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Wind power resolution introduced in Legislature 

Twenty-eight lawmakers have co-sponsored a resolution that recommends passage of an offshore wind power contract.

It was filed Thursday by Rep. Robert Valihura, R-Talleyville; half of the Republican-controlled House, including Speaker Terry Spence, had signed on as co-sponsors.

The resolution says Controller General Russ Larson should approve a 25-year contract for Delmarva Power to buy offshore wind power from Bluewater Wind. At a meeting with three other state agencies last month, Larson declined to sign the contract because of division among Legislative leadership.

The concurrent resolution’s lead sponsors are Valihura, Rep. John Kowalko, D-Newark South, and Sens. Liane Sorenson, R-Hockessin, and David Sokola, D-Newark.

One co-sponsor, Rep. Peter Schwartzkopf, D-Rehoboth Beach, said he hoped the measure would pass in the House and move to the Senate.

“Hopefully, they can take the battle to the Senate, and have successful results,” he said.

But it faces an uncertain future there. While seven of 21 senators co-sponsored the resolution, including three Democrats, none of the Democratic majority leadership had signed on. Senate Majority Leader Anthony DeLuca could not be reached for comment Thursday.

Sen. Harris McDowell III, D-Wilmington, chairman of the Senate Energy and Transit Committee, said he will first hold hearings on a broad range of renewable energy sources. That could hold up consideration of the resolution.

This resolution has a bit less bite than the version Valihura was shopping around last week, because it “recommends,” rather than directs, Larson to approve the contract. The new resolution says the Public Service Commission should consider spreading costs of the wind power to all Delmarva customers, but doesn’t take a stand on how the PSC should vote. The PSC alone holds the power to spread out costs to all Delmarva customers.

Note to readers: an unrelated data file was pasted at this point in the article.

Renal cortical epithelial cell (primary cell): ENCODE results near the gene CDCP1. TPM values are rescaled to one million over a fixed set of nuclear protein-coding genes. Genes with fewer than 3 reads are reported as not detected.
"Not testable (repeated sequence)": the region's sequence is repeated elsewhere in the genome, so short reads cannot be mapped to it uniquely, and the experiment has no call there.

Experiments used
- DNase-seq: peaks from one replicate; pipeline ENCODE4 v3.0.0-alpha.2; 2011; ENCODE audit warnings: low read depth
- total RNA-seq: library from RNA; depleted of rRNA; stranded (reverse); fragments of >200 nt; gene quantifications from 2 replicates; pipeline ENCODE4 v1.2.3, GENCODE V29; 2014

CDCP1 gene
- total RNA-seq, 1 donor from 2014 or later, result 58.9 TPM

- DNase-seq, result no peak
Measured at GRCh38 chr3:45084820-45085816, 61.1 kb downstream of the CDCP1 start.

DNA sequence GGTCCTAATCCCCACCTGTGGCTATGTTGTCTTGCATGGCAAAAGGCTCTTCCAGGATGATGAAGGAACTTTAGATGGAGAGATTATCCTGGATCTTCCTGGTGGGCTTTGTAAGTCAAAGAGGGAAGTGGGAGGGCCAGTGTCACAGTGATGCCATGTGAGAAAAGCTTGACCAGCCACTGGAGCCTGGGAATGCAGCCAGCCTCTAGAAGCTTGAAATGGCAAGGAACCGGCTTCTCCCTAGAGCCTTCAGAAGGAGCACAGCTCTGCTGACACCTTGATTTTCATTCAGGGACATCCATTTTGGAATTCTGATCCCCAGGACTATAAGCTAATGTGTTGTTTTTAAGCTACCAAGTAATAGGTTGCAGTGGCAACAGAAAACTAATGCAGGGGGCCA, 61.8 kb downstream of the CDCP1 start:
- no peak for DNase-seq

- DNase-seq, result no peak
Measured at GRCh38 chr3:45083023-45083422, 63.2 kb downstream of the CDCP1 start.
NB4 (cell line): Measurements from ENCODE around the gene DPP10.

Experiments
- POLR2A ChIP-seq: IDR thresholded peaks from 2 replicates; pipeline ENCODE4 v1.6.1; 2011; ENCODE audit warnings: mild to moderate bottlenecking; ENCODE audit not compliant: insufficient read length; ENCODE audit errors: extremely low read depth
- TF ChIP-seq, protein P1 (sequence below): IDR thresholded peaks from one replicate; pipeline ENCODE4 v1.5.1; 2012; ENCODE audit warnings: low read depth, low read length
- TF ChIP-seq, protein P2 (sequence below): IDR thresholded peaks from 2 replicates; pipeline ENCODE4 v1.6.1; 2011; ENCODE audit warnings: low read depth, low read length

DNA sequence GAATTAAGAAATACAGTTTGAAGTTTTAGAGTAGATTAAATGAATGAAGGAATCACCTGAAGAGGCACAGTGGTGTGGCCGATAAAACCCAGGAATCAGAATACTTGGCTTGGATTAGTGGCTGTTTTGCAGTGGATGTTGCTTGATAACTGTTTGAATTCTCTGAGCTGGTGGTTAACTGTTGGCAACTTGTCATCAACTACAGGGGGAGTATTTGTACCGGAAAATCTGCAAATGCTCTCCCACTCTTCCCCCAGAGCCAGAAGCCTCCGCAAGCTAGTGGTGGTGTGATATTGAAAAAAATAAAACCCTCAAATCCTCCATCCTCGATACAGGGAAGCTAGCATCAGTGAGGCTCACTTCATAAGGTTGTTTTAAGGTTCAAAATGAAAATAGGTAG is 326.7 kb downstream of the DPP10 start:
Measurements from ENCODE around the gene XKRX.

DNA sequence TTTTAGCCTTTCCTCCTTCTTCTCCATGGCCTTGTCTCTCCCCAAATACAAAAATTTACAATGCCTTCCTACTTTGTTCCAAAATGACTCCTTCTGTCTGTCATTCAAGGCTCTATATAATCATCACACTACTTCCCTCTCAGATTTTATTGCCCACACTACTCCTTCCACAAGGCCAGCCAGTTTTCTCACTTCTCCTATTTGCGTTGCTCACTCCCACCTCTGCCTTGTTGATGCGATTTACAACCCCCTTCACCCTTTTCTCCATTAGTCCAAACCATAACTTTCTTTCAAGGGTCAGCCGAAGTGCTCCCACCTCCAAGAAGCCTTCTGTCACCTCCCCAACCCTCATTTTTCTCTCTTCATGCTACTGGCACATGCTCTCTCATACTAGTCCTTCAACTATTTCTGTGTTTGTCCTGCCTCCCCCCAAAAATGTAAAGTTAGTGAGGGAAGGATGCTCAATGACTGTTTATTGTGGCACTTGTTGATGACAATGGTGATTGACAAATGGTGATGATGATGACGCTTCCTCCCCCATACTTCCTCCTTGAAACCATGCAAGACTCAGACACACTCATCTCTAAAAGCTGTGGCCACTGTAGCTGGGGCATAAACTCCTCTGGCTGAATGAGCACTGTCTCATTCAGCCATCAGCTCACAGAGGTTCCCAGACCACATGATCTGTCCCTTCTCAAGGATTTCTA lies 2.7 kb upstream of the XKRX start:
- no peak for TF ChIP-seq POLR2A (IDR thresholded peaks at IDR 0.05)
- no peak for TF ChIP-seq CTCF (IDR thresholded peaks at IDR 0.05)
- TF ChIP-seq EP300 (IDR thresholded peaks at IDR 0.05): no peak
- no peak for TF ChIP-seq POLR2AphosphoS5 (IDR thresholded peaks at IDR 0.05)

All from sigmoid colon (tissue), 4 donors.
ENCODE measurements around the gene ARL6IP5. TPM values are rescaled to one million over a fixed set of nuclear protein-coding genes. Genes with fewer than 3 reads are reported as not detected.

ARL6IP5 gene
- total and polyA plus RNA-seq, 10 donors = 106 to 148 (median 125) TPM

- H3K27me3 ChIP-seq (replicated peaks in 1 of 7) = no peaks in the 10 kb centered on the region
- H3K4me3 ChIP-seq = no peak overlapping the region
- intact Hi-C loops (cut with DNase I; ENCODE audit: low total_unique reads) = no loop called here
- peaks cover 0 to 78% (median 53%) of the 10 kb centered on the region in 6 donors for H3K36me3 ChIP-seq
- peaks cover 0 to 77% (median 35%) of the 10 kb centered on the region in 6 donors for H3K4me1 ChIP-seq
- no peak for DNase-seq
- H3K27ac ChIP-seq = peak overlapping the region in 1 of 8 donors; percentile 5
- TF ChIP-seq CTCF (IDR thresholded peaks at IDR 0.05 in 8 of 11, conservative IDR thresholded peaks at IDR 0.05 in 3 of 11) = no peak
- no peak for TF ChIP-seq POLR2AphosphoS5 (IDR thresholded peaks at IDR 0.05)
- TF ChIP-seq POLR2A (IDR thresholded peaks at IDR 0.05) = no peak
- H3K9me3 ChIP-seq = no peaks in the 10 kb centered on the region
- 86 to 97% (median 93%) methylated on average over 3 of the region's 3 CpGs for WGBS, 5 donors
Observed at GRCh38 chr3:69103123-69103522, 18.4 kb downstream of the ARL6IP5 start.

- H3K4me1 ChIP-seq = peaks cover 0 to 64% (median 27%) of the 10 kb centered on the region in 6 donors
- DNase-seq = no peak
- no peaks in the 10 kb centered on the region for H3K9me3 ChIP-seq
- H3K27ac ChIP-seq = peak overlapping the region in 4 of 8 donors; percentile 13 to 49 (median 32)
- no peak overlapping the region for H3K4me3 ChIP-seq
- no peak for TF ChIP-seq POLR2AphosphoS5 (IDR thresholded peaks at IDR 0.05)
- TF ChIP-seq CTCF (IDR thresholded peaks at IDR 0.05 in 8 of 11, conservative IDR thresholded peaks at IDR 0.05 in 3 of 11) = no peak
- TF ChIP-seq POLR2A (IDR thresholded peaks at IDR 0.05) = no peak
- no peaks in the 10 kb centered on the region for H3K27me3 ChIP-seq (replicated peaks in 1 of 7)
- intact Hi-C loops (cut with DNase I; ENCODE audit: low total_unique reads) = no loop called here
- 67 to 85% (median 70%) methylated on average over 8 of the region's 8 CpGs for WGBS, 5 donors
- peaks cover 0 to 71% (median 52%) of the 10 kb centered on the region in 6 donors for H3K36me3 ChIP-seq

Schwartzkopf said such strict language wasn’t necessary to get the lawmakers’ point across.

Valihura said not to read too much into the change in language. Larson will be responsive to the will of the General Assembly, he said.

“If it passes both chambers, he’ll know what he has to do. He works for us,” Valihura said.

Valihura said Spence has been a supporter from early on, and that getting his name on the resolution “makes it a little easier to bring on other members of the House.”

Rep. Gerald Hocker, R-Ocean View, chairman of the Energy and Natural Resources Committee, said he’d give the resolution a fair hearing during the upcoming six-week break. Hocker said he’d bring the resolution to a vote in committee, but wouldn’t speculate on the outcome.

Hocker said he has some personal concerns about the power purchase agreement since it ties Delmarva to a long-term contract. Deregulation hasn’t been given enough time to spur competition in Delaware, and forcing all Delmarva customers to pay would discourage competition, he said. But Hocker said he’d keep an open mind.

If the resolution passes both chambers, Larson would respond and if he signs off, it would be brought back to the four agencies for reconsideration.

Schwartzkopf said the purpose of the resolution was “so that we can send a signal, loud and clear, we want to complete House Bill 6 and move forward.” Schwartzkopf was referring to the law requiring the state to pursue homegrown sources of electricity. “I know we can get bogged down in technicalities, but right now we need to make a decision. The nuts and bolts can be worked out.”

Schwartzkopf said he expected more lawmakers to sign on, and some to drop off, the resolution. “They might have second thoughts at some point in time, and that’s fine,” he said.

Kowalko said the resolution is a way for people to hold their representatives accountable. If the resolution gets to the floor, members of both chambers would have to go on record as for or against the contract, Kowalko said.

“It would be hard to explain to voters why you would vote against this,” Kowalko said.

By Aaron Nathans

The News Journal

18 January 2008

This article is the work of the source indicated. Any opinions expressed in it are not necessarily those of National Wind Watch.

The copyright of this article resides with the author or publisher indicated. As part of its noncommercial educational effort to present the environmental, social, scientific, and economic issues of large-scale wind power development to a global audience seeking such information, National Wind Watch endeavors to observe “fair use” as provided for in section 107 of U.S. Copyright Law and similar “fair dealing” provisions of the copyright laws of other nations. Send requests to excerpt, general inquiries, and comments via e-mail.

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